What in the world was this thing? What were any of these bizarre entities in the reports that we looked at? Are these something cryptozoological in nature? Are they aliens, ghosts, or some form of inter-dimensional beings? It is absolutely impossible to know, and here we have very strange blob-like entities lurking on the very fringes of the weird, impossible to really classify or categorize and sure to remain enigmas and almost absurd reports that baffle and entertain.
THE RUM KEG GIRL
There’s a cemetery in Beaufort, North Carolina that’s simply called The Old Burying Grounds. It is undeniably an old cemetery, the earliest marked grave is dated to 1711. Its beautiful, peaceful old tombstones are covered with a shady canopy of moss-covered live oak trees. But there’s one grave in the cemetery that has has story to tell that sadder and stranger than most, and it tells it on the simple wooden plaque that marks the grave and reads “Little Girl Buried in a Keg of Rum.”
The story begins in the mid-18th Century, when a family named Sloo (pronounced Slow) traveled from England to the North Carolina colony bringing with them their infant daughter. Sloo was a merchant captain who made his living trading in the English settlements scattered across the Atlantic. The family was prosperous, and they soon built a gorgeous house which still stands on the Beaufort waterfront.
But despite thriving in the colonies, the mother was homesick and often spoke of England. As the Sloo’s daughter grew, hearing her mother’s stories, she too began to long to see the distant land where she was born. Whenever her father was about to set sail, she would beg him to take her with him so she could see England for herself.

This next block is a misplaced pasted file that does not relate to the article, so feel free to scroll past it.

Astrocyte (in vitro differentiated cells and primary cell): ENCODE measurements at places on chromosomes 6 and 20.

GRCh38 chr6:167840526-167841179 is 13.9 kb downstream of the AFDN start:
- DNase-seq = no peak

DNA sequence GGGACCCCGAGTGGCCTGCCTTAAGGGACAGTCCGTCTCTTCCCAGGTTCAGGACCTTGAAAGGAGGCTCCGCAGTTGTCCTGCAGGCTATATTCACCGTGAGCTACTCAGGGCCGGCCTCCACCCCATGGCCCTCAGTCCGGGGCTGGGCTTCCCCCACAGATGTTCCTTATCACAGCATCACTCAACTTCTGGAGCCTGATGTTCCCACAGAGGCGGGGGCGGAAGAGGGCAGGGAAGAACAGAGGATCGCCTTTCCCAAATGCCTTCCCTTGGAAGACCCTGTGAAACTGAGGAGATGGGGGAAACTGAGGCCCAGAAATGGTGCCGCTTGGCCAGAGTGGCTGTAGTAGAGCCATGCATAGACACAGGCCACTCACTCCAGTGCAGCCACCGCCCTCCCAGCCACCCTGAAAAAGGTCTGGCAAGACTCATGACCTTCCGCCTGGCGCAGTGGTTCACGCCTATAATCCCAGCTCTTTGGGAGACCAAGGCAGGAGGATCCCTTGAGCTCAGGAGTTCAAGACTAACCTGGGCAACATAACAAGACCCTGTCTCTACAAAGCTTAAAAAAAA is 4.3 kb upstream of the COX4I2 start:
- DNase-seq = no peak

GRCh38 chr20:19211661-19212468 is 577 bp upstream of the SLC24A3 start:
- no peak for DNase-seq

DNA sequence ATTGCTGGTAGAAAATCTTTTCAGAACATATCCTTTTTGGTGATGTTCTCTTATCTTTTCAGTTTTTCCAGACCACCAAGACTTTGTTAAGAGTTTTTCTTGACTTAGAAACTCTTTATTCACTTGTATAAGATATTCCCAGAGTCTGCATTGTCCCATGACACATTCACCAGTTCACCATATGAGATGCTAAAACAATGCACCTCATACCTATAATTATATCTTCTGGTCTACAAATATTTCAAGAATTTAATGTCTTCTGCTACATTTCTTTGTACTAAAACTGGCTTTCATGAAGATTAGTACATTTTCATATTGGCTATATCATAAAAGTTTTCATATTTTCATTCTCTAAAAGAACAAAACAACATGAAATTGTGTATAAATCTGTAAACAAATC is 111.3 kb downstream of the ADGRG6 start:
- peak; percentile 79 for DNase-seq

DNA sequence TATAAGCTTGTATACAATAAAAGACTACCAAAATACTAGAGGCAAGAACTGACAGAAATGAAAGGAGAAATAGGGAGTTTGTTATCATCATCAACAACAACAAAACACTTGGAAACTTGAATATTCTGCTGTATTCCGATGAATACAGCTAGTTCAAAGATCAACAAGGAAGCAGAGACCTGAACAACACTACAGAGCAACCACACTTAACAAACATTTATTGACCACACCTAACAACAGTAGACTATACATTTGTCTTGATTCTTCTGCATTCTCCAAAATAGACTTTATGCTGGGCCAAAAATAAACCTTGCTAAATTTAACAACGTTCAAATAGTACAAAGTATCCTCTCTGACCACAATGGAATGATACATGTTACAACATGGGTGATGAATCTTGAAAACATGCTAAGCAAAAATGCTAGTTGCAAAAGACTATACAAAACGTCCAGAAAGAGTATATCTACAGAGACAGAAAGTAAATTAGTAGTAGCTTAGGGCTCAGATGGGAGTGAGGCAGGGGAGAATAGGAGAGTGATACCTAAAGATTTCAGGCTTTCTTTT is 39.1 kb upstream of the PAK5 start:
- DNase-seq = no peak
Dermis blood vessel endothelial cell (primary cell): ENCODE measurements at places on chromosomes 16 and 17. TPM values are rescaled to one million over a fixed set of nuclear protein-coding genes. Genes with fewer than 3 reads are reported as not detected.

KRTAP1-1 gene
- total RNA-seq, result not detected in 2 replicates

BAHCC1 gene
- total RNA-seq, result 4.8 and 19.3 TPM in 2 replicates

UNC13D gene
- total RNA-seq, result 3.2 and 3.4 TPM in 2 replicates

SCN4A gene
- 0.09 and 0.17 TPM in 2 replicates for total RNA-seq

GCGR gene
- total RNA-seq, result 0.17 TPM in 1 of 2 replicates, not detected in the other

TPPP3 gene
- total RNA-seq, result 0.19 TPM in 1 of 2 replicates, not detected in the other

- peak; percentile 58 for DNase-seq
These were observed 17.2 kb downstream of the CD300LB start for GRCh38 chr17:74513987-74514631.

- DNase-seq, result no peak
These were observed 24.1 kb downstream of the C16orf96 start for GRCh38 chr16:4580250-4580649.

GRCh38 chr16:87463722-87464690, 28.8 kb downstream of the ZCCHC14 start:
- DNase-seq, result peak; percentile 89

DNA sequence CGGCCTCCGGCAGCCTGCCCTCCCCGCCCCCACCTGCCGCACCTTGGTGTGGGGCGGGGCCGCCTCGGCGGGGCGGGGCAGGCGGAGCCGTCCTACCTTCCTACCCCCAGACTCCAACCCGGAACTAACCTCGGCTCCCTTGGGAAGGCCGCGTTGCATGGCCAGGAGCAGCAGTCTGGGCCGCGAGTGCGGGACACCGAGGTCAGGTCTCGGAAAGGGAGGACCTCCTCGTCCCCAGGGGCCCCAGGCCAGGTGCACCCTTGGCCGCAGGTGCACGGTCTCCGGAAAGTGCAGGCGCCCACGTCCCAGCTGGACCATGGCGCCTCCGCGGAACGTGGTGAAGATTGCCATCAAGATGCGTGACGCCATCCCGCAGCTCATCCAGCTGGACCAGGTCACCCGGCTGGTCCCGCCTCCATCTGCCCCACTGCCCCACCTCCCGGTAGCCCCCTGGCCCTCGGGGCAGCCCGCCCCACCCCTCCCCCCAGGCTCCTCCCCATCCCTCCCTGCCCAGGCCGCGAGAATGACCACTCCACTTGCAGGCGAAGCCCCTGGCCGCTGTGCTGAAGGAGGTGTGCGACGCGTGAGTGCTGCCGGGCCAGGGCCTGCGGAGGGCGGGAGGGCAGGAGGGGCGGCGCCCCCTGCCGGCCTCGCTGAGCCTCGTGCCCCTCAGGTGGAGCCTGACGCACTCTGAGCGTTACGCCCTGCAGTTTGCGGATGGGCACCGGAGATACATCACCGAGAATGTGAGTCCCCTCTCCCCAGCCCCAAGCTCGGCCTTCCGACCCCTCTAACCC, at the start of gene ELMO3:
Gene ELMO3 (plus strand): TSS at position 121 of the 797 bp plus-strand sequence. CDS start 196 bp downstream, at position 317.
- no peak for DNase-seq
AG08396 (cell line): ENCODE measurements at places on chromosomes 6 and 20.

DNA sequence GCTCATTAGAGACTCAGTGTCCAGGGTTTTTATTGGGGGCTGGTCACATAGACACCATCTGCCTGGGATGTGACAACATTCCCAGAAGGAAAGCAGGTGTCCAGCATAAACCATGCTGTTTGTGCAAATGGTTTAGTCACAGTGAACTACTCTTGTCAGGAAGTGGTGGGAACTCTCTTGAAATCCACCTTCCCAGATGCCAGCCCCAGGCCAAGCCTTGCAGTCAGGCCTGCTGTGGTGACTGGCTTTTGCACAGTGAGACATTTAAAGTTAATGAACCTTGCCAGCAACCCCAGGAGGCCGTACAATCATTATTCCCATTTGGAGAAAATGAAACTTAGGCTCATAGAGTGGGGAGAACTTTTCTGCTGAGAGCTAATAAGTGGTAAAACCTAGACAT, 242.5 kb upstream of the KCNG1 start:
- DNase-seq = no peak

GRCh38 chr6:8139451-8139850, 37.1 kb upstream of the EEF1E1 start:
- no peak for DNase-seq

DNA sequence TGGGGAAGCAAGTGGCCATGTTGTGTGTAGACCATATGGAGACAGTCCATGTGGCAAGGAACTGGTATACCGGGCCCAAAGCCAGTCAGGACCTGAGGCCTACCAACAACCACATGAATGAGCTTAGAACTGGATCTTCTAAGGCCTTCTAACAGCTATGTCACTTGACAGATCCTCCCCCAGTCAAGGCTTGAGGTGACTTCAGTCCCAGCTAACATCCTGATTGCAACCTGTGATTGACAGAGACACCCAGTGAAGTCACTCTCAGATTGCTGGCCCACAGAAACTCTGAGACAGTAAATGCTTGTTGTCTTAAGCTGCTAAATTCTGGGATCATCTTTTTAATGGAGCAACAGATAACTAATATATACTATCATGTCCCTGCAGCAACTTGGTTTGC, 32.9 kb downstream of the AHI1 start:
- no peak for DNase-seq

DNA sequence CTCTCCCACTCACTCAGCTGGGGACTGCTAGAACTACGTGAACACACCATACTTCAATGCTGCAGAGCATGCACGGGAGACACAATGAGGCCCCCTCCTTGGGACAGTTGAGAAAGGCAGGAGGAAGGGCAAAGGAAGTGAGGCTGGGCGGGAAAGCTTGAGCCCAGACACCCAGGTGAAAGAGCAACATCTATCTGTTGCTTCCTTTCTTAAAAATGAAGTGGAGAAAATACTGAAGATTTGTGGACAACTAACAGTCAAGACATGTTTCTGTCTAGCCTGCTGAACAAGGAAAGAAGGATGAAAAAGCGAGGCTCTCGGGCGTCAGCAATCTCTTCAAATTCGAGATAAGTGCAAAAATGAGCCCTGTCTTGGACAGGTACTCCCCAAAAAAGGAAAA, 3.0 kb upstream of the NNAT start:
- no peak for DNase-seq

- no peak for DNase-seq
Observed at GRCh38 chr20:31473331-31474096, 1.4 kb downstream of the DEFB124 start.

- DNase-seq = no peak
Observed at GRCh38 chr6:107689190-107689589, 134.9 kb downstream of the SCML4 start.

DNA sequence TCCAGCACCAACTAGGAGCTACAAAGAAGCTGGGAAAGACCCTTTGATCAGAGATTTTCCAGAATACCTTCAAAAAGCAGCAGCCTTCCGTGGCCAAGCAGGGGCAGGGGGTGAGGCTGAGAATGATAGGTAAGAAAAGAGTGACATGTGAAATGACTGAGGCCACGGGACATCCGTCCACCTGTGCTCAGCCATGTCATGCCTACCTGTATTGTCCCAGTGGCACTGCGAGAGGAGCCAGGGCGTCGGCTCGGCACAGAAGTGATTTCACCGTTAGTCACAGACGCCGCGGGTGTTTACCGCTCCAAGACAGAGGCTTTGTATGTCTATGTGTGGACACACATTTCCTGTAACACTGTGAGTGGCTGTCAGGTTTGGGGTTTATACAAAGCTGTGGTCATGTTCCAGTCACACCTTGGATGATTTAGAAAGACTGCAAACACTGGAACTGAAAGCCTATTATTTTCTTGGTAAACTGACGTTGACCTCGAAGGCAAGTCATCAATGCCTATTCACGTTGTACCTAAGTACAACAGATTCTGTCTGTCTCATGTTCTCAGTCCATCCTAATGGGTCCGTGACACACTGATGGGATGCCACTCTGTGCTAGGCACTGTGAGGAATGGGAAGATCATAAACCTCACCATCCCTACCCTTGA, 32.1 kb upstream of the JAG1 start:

The father knew that life at sea was difficult. The voyage to England took months, and a sailing ship was no place for a child. But he also wasn’t blind to his daughter’s happiness. After years of pleading, he finally agreed that she could travel with him. The mother consented to the voyage on one condition, that no matter what happened, he would bring their daughter back to her in Beaufort. And so, one bright morning, leaving his wife behind, Sloo and his daughter set sail for England.
And so the young Sloo girl finally got to see the land where she was born. She delighted in the excitement of London and marveled at being in a land where not everything was new.
But on the return voyage, the father’s forebodings proved to be all too true. Just a week or so out of port, the young girl fell ill and died.
It was the custom in those days for anyone who passed away on a ship to be buried at sea. But Captain Sloo couldn’t bear to allow his daughter’s body to be lost in the depths of the ocean. And he recalled his promise to his wife, no matter what happened, he would bring her daughter home to her in Beaufort.
So the Captain did what he could. There was only one thing on board the ship which could preserve a body, something which every sailing ship carried in copious supply, rum. Captain Sloo gently placed his daughter’s body in one of the many barrels of rum in the hold and sealed the barrel shut.
When he returned home with the heartbreaking news to his wife, she wept for her lost daughter. Not wanting to disturb her further by exposing her to the condition of their daughter’s body after being soaked in rum for months on end, Sloo arranged for his daughter to be buried in the cemetery with a barrel full of rum as her casket.
Today, the grave of the Rum Girl, as she is known, is one of the most-loved tombs in all of North Carolina. Visitors to the tomb will leave toys, flowers, stuffed animals, beads, and other small tokens of affection when they visit the grave of the Rum Girl in Beaufort’s Old Burying Grounds.